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Fragrant milfoil

English name: Fragrant Milfoil/ Species: Achillea fragrantissima

Species of Achillea contain alkaloids for defending themselves against insects and herbivores.

The fresh plants can therefore be hung in a room while still aromatic to repel  insects.
Herbivores, however, have developed foraging strategies to avoid the toxic alkaloids: donkeys, which are attracted to sharp smelling plants[1], nibble off the flowers, while camels avoid it until late in the season when foraging gets more difficult and then feed off the dead leaves at the bottom.
The volatile oils show broad antimicrobial action[2] and are used as an antiseptic for urinary tract infections and as a treatment for diarrhoea or colic. Cooled infusions can also be applied to purulent sores or used as eye-drops against eye infections.
The oils have muscle relaxant properties[3] and are used for chest pains, cough and muscular rheumatism, and it is given to women after childbirth to help them rest and relax. For a sprained ankle, bathing the foot in warm water infused with qaysoum will ease the pain and promote healing.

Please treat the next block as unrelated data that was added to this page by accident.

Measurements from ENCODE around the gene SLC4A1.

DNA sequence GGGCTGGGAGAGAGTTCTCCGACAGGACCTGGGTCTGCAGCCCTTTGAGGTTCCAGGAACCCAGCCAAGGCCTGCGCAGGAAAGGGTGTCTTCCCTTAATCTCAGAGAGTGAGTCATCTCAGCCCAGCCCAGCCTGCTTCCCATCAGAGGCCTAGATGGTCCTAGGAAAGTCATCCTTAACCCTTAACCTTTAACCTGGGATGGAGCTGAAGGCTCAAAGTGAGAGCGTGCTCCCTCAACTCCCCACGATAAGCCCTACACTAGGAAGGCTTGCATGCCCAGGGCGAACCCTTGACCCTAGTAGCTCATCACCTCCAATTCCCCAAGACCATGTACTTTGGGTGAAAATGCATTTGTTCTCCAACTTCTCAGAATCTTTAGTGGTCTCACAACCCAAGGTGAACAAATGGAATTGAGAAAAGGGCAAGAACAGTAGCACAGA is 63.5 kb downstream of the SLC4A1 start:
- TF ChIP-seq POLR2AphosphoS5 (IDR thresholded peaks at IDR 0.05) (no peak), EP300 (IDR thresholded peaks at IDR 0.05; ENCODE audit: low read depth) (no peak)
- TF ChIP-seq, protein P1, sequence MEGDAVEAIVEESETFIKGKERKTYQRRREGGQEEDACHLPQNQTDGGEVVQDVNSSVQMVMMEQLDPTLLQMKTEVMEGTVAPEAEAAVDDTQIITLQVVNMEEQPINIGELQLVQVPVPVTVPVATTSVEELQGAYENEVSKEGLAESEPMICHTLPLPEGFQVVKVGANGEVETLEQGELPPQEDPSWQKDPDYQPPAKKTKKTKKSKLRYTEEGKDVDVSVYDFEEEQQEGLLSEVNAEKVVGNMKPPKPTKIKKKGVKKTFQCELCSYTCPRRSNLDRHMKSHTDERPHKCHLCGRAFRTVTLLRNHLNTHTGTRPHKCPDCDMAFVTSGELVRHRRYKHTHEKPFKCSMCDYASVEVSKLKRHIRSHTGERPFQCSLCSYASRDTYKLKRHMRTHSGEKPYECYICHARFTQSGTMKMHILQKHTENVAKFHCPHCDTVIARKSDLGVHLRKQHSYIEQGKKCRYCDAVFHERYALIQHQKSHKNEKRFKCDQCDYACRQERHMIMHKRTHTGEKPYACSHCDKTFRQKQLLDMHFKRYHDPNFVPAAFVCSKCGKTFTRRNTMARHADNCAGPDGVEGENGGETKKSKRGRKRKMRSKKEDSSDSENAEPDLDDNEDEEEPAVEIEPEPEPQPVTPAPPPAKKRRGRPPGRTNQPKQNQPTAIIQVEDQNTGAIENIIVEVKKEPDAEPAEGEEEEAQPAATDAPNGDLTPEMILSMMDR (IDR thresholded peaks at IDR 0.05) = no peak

Infusions can also be drunk to relieve headaches and nausea.
Qaysoum flowers between March and October, though flowers can still be found in December or January. It has a strong smell and bitter taste and for this reason it is usually infused with sugar when drunk, though for digestive problems it is best to avoid the sugar and endure the bitterness. Water is boiled and then removed from the heat before adding the leaves. Excessive heating will drive off the aromatic oils.
[1] Donkeys are attracted to Achillea fragrantissima, Artemisia judaica, Asteriscus graveolens, Peganum harmala, Salvia lanigera and Varthemla iphionoides. Clinton Bailey, Avinoam Danin, 1981, Bedouin plant utilization in Sinai and the Negev, Economic Botany, Vol 35
[2] Ali M. Al-Gaby, Univ of Cairo, 2000, Chemical Analysis, Antimicrobial Activity, and the Essential Oils from Some Wild Herbs in Egypt, Journal of Herbs, Spices and Medicinal Plants, Vol 7,
[3] MUSTAFA E. H., Univ of Jordon 1995, Effects of cirsiliol, a flavone isolated from Achillea fragrantissima, on rat isolated smooth muscle, International journal of pharmacognosy  Vol 33